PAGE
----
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Re: Alvarezsaur spurs (was Re: dino-lice)
Jason Brougham <firstname.lastname@example.org> wrote:
> 1) The claw on the first digit is retained in alvarezsaurs as it is in all
> basal avialans, including clearly volant ones. No one suspects
> Eoenantiornis or Yanornis of using their wings to crack open termite
> mounds, do they? Claws are also retained in ostrich wings where they
> presumably have no function.
When the alvarezsaur forelimb underwent extensive truncation and
fusion, it occurred in a very uneven fashion. For example, whereas
the lateral digits became vestigial (and were lost altogether in
_Linhenykus_), the first digit remained large and robust - and was
What is needed is a representative from the long ghost lineage between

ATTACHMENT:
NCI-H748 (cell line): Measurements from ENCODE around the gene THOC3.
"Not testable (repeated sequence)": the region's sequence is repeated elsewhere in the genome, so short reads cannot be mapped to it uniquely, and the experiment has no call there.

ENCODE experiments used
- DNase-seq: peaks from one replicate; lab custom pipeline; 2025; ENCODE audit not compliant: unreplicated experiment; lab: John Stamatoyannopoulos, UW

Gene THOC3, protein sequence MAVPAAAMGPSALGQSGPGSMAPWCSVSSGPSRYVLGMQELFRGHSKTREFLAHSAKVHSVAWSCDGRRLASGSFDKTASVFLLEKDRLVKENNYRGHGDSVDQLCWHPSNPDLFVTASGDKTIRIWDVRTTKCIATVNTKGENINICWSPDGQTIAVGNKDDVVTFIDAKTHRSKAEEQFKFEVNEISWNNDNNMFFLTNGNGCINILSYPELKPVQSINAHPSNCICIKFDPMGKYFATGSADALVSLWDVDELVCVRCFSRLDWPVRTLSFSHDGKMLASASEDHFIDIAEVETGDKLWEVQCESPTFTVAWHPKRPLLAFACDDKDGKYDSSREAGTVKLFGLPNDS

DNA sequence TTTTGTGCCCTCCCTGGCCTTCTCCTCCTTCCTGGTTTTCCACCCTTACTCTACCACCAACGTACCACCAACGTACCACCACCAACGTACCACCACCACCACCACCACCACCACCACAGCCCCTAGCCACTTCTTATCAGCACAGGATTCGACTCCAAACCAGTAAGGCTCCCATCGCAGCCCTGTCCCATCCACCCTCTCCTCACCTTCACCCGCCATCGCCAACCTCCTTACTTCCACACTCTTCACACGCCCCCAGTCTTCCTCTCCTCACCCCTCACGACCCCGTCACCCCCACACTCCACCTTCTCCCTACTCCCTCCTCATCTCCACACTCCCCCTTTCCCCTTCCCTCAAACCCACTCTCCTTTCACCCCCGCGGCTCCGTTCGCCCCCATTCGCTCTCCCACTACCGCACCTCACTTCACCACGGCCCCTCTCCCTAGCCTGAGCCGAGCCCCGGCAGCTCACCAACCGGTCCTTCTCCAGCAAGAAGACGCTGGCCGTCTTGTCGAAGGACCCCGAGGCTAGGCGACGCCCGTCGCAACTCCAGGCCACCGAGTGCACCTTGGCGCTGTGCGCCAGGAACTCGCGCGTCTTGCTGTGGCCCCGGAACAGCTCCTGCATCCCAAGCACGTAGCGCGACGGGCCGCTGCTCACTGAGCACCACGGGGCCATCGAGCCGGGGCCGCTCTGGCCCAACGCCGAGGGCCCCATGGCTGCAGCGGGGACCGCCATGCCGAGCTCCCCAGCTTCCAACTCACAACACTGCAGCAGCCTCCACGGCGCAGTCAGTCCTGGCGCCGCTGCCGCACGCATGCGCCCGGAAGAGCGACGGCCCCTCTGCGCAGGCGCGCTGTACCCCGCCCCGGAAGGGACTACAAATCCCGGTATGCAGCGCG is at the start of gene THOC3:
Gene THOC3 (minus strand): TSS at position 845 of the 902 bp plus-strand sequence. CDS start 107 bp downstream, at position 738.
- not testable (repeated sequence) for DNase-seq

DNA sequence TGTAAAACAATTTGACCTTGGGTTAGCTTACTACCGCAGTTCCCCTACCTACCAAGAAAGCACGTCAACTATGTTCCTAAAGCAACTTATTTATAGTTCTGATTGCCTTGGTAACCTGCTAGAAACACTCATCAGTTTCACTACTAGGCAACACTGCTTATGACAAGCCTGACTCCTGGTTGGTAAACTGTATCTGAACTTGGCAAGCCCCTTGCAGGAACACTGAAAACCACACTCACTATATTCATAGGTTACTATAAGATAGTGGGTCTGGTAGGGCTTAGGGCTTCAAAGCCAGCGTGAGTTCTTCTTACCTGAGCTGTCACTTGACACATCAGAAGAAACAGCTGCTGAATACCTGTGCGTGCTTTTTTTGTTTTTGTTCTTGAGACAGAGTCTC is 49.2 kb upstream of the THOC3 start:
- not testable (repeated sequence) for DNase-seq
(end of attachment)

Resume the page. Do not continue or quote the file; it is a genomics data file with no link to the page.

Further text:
Late Jurassic _Haplocheirus_ and the functionally monodactyl
alvarezsaurs of the Late Cretaceous. That should answer some key
questions, such as whether which came first: (A) vestigialization of
the lateral fingers, or (B) forelimb truncation; or (C) did the two
occur in tandem?
For (A), did the alvarezsaurs pass through a compsognathid-like
morphology, in which the forelimbs were reduced in size, but the first
digit remained large - although still part of a grasping, functionally
tridactyl manus (as in compsognathids)? Under this scenario, the
functionally monodactyl manus and impressive pectoral musculature both
arrived much later.
For (B), did the emphasis on the first digit (and reduction of the
lateral digits) start early, as part of a long, _Haplocheirus_-style
forelimb? This would suggest that a digging function came first, and
the shortening of the forelimb came later in order to enhance its
power via leverage. Thus, at one transitional stage alvarezsaurs had
a long, functionally monodactyl forelimb endowed with a strong
For (C), this would also be consistent with a digging function, as the
forelimb shrunk, and the first digit became the only functional digit.
As with (B), beefing up of the pectoral musculature would occur
earlier, rather than later.